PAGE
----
Virginia’s bustling slave-selling market also led to the stealing of enslaved people and the kidnapping of free Blacks in order to sell them into slavery. One poor white man who engaged in this practice was Benjamin Mechum, a Virginian who owned no land and could neither read nor write. With the aid of four other men, Mechum captured an enslaved man who had absconded from North Carolina and conveyed him to Danville, where the group agreed that Mechum would bring him to Richmond, sell him, and return to divide up the profits. Mechum was arrested in 1857. Others snatched enslaved people directly from plantations or stole whole groups of hired-out enslaved laborers to sell in Wheeling and Richmond. The kidnapping of free Blacks happened often enough for local newspapers to refer to the activity as “blackbirding.” One such victim was the teenager Peter Wych, who was pulled from the wagon he was driving and sold in Georgia. In another instance, reported in the Alexandria Gazette and Daily Advertiser on August 8, 1818, an eight-year-old boy was kidnapped in Lexington and hustled away in a rowboat. A similar attempt failed in Grayson County, however, when five white men met violent resistance from five free Blacks. Members of both groups ended up dead. Stealing and kidnapping accounted for only a small fraction of the total number of sales of enslaved people in Virginia, but their increasing occurrence during the 1850s suggested how lucrative and pervasive the business of selling enslaved people was in the years leading up to the Civil War.
Many Virginia enslavers who wished to sell their enslaved people were aided by established community members who knew them personally and traded on their behalf. Men who performed this service during the 1830s, 1840s, and 1850s in Loudoun County were Charles McCabe, William Noland, and John Avis. In Nelson County Sheriff Floyd L. Whitehead acquired seventy-three enslaved people from 1835 to 1836 and, with the aid of his business partner in Lynchburg, sold them in Mississippi. In Page County during the 1830s and 1840s, Frank White and David McCoy engaged in slave trading intermittently in order to augment their farming. Early in the 1850s, McCoy purchased from his neighbor the enslaved woman Bethany Veney and took her to Richmond to sell. Veney feigned sickness on the auction block and foiled the sale.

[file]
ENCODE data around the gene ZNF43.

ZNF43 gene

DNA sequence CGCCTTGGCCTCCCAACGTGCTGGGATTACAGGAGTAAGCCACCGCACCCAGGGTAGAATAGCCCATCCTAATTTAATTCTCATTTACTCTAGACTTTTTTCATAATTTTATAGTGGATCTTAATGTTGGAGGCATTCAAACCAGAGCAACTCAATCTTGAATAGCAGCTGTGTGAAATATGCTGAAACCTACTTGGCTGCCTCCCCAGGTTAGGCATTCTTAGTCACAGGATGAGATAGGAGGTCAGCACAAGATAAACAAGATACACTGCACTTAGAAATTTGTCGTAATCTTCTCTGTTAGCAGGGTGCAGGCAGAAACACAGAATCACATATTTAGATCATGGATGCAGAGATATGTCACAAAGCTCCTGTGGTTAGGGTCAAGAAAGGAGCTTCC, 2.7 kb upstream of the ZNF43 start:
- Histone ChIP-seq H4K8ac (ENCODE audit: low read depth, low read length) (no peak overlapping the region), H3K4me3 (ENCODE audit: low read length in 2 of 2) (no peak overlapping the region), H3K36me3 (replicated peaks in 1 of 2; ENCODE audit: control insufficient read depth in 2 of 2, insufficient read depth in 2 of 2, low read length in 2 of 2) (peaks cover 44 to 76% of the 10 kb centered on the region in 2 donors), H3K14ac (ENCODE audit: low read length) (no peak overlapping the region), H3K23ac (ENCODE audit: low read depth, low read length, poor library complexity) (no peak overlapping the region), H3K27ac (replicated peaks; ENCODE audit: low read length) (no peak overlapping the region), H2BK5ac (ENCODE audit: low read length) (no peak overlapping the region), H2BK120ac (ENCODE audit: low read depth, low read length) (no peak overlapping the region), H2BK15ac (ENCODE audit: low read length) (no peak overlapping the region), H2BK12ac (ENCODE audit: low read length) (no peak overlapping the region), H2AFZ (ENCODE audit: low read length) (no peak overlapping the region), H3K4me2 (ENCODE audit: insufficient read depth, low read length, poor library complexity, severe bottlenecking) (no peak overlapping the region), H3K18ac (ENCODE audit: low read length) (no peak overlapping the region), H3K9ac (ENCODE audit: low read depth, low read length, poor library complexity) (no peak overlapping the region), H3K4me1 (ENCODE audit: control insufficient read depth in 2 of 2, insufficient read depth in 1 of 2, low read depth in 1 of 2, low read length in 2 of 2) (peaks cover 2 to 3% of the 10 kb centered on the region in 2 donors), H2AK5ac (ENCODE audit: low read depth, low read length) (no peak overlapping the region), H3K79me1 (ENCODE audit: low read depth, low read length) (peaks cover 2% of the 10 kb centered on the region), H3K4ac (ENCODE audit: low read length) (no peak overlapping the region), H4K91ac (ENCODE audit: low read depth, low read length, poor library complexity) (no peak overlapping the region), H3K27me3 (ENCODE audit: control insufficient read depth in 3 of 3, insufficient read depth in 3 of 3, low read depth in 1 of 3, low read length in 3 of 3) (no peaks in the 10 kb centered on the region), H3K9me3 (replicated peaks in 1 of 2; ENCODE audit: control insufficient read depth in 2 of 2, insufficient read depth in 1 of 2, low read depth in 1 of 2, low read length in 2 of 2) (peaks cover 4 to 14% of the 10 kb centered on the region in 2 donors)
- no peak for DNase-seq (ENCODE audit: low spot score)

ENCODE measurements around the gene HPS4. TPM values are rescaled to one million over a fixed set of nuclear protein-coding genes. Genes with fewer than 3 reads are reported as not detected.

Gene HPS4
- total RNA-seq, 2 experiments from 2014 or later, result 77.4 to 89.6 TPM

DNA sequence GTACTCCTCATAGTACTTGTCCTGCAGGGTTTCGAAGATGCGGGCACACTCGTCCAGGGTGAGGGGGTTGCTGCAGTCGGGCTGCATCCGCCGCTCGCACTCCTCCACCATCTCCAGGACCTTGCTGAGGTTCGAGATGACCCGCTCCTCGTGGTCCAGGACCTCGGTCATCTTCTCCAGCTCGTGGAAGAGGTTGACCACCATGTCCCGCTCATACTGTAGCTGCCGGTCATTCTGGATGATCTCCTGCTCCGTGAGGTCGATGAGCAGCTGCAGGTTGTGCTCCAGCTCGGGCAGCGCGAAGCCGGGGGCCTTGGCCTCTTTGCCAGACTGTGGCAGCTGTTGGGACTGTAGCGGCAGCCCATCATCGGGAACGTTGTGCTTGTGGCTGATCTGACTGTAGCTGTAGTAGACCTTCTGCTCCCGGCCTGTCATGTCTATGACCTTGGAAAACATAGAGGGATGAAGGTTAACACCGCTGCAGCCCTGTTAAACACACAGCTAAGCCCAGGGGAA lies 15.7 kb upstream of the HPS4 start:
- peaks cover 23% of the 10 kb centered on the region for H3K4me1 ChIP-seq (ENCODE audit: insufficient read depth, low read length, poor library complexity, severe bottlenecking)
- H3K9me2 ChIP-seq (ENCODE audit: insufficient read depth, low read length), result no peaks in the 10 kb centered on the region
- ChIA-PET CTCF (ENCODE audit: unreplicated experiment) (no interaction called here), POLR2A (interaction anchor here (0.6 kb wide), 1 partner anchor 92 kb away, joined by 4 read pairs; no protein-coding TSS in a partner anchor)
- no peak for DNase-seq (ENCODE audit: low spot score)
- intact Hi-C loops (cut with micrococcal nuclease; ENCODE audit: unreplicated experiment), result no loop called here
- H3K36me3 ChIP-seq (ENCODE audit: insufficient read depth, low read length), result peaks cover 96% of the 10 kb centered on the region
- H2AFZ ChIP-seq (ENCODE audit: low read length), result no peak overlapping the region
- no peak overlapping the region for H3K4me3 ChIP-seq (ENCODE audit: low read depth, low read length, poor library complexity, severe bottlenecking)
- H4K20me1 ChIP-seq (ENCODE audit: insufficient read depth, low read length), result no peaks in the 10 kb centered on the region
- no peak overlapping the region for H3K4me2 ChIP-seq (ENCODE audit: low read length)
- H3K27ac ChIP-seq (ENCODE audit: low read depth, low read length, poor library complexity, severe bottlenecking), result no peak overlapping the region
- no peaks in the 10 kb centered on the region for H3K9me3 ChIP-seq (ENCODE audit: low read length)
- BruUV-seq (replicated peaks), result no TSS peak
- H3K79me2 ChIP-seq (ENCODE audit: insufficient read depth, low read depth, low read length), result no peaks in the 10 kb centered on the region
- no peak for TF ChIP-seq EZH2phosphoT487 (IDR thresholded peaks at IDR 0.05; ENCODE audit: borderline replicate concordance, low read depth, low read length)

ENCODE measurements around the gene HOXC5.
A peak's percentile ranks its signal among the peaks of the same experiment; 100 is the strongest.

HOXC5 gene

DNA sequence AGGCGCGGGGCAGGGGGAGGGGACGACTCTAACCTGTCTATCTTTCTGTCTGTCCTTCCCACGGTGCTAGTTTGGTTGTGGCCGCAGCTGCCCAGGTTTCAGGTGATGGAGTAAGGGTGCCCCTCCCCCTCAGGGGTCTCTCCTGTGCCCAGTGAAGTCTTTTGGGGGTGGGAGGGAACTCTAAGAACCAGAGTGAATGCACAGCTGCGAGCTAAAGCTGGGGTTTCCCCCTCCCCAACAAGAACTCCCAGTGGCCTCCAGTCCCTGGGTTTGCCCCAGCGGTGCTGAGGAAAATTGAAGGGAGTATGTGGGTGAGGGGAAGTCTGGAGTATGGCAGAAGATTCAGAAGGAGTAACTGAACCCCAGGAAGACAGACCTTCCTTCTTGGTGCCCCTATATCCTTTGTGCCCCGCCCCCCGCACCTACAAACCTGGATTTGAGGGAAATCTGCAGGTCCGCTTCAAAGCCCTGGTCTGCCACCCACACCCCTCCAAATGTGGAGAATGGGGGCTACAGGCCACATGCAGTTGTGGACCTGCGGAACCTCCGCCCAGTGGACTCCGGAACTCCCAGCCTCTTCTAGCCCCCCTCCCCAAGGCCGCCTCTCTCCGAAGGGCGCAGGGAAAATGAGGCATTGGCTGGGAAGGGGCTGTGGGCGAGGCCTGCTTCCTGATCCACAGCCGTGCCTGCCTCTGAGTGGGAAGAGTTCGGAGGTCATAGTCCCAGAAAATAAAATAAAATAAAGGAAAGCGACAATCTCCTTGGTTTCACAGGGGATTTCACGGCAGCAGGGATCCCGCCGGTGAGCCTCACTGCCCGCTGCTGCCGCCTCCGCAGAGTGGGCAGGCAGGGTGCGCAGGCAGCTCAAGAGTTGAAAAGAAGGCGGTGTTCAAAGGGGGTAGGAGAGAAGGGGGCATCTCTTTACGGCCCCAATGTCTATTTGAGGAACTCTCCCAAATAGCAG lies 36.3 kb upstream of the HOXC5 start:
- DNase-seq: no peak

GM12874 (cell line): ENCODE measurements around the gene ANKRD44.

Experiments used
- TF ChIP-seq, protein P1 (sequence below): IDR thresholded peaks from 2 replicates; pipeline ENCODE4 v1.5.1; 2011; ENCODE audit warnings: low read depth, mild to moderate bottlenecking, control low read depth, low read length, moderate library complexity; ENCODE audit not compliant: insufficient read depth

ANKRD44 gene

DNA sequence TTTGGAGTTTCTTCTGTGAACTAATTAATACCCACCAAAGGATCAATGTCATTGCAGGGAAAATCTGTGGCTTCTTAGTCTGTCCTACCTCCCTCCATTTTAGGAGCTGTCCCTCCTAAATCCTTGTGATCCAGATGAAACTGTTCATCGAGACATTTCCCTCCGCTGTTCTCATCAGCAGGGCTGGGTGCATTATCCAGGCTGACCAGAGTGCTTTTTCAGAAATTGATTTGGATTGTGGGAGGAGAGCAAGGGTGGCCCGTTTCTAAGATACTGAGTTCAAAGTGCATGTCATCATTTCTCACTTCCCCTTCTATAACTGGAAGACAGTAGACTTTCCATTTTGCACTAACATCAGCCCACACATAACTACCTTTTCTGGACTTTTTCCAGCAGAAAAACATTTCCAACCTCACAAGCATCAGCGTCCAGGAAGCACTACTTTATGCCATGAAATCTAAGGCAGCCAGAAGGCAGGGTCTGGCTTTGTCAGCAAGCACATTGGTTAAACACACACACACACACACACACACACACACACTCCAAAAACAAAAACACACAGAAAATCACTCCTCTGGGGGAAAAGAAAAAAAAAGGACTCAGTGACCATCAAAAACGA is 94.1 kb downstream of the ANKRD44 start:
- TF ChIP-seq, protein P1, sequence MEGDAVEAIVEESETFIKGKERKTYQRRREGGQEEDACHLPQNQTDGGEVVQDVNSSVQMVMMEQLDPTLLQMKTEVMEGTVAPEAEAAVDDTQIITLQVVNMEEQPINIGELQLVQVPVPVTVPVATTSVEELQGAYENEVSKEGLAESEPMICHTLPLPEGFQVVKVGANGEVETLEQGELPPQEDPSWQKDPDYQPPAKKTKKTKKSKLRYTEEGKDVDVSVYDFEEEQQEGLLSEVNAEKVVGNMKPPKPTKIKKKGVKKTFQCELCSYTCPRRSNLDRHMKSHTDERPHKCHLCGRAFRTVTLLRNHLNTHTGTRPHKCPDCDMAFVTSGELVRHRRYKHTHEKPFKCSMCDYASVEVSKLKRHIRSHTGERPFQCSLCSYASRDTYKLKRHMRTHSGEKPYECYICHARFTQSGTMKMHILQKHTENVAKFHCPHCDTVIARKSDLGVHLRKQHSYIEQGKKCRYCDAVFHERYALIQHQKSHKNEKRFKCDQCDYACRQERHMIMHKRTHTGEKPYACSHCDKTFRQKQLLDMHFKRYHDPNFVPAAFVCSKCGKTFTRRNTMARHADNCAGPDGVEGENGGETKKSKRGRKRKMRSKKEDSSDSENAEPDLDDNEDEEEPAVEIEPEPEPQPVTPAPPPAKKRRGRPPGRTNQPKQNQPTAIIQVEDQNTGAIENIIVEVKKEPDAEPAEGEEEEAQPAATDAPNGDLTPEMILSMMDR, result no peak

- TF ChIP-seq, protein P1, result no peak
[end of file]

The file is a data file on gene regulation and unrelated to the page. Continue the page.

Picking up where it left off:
Most enslaved Virginians destined for resale in the Lower South, however, were sold to agents who purchased them on behalf of large, established slave-trading firms. The Scottsville agent James Brady, for example, combed the central Virginia countryside and bought enslaved people to sell to Richmond slave traders. Additionally, J. M. Saunders and Company in Fauquier County, Thomas Hundley in Amherst County, Newton Boley in Winchester, and others in southwestern Virginia, Richmond, Fredericksburg, and elsewhere purchased and sent enslaved people to Franklin and Armfield in Alexandria, one of Virginia’s major collection points for enslaved labor. Within their particular region of operation, agents acquired enslaved people by attending slave auctions, propositioning enslavers directly, and buying free Blacks who had been convicted of crimes and sentenced to enslavement. Some who operated in Winchester in the 1820s spent several days roaming about the streets with “Cash for Negroes” emblazoned upon their hats and carried out their transactions at Bryarly’s Tavern and McGuire’s Hotel.